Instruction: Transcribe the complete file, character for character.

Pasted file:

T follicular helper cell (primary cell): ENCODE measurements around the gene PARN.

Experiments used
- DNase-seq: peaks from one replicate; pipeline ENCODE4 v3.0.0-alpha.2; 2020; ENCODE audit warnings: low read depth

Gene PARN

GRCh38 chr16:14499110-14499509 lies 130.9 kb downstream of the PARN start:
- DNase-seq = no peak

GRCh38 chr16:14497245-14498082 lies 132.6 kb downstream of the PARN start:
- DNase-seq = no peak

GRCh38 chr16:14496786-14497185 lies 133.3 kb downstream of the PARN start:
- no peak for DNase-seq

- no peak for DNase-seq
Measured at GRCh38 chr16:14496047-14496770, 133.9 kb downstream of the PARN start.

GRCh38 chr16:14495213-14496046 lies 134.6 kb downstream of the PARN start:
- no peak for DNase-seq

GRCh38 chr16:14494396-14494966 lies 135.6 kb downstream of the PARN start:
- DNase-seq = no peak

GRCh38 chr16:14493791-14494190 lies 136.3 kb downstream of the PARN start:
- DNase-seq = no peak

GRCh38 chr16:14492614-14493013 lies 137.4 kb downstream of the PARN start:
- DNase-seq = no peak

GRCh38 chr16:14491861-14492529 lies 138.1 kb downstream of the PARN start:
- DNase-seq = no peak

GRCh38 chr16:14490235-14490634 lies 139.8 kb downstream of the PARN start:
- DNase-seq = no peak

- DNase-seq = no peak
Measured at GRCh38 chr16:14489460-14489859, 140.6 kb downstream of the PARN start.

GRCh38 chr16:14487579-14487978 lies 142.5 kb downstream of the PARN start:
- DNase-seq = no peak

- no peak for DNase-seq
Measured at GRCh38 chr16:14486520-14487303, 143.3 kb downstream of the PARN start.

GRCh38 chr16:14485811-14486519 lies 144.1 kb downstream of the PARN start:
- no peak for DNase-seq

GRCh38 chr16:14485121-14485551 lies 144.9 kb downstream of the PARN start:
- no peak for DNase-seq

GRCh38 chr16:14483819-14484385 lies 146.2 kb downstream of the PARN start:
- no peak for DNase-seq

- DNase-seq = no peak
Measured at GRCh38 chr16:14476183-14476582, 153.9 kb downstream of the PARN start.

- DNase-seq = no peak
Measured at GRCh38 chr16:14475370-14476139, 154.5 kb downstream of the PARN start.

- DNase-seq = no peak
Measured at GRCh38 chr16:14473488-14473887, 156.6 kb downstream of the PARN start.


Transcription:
T follicular helper cell (primary cell): ENCODE measurements around the gene PARN.

Experiments used
- DNase-seq: peaks from one replicate; pipeline ENCODE4 v3.0.0-alpha.2; 2020; ENCODE audit warnings: low read depth

Gene PARN

GRCh38 chr16:14499110-14499509 lies 130.9 kb downstream of the PARN start:
- DNase-seq = no peak

GRCh38 chr16:14497245-14498082 lies 132.6 kb downstream of the PARN start:
- DNase-seq = no peak

GRCh38 chr16:14496786-14497185 lies 133.3 kb downstream of the PARN start:
- no peak for DNase-seq

- no peak for DNase-seq
Measured at GRCh38 chr16:14496047-14496770, 133.9 kb downstream of the PARN start.

GRCh38 chr16:14495213-14496046 lies 134.6 kb downstream of the PARN start:
- no peak for DNase-seq

GRCh38 chr16:14494396-14494966 lies 135.6 kb downstream of the PARN start:
- DNase-seq = no peak

GRCh38 chr16:14493791-14494190 lies 136.3 kb downstream of the PARN start:
- DNase-seq = no peak

GRCh38 chr16:14492614-14493013 lies 137.4 kb downstream of the PARN start:
- DNase-seq = no peak

GRCh38 chr16:14491861-14492529 lies 138.1 kb downstream of the PARN start:
- DNase-seq = no peak

GRCh38 chr16:14490235-14490634 lies 139.8 kb downstream of the PARN start:
- DNase-seq = no peak

- DNase-seq = no peak
Measured at GRCh38 chr16:14489460-14489859, 140.6 kb downstream of the PARN start.

GRCh38 chr16:14487579-14487978 lies 142.5 kb downstream of the PARN start:
- DNase-seq = no peak

- no peak for DNase-seq
Measured at GRCh38 chr16:14486520-14487303, 143.3 kb downstream of the PARN start.

GRCh38 chr16:14485811-14486519 lies 144.1 kb downstream of the PARN start:
- no peak for DNase-seq

GRCh38 chr16:14485121-14485551 lies 144.9 kb downstream of the PARN start:
- no peak for DNase-seq

GRCh38 chr16:14483819-14484385 lies 146.2 kb downstream of the PARN start:
- no peak for DNase-seq

- DNase-seq = no peak
Measured at GRCh38 chr16:14476183-14476582, 153.9 kb downstream of the PARN start.

- DNase-seq = no peak
Measured at GRCh38 chr16:14475370-14476139, 154.5 kb downstream of the PARN start.

- DNase-seq = no peak
Measured at GRCh38 chr16:14473488-14473887, 156.6 kb downstream of the PARN start.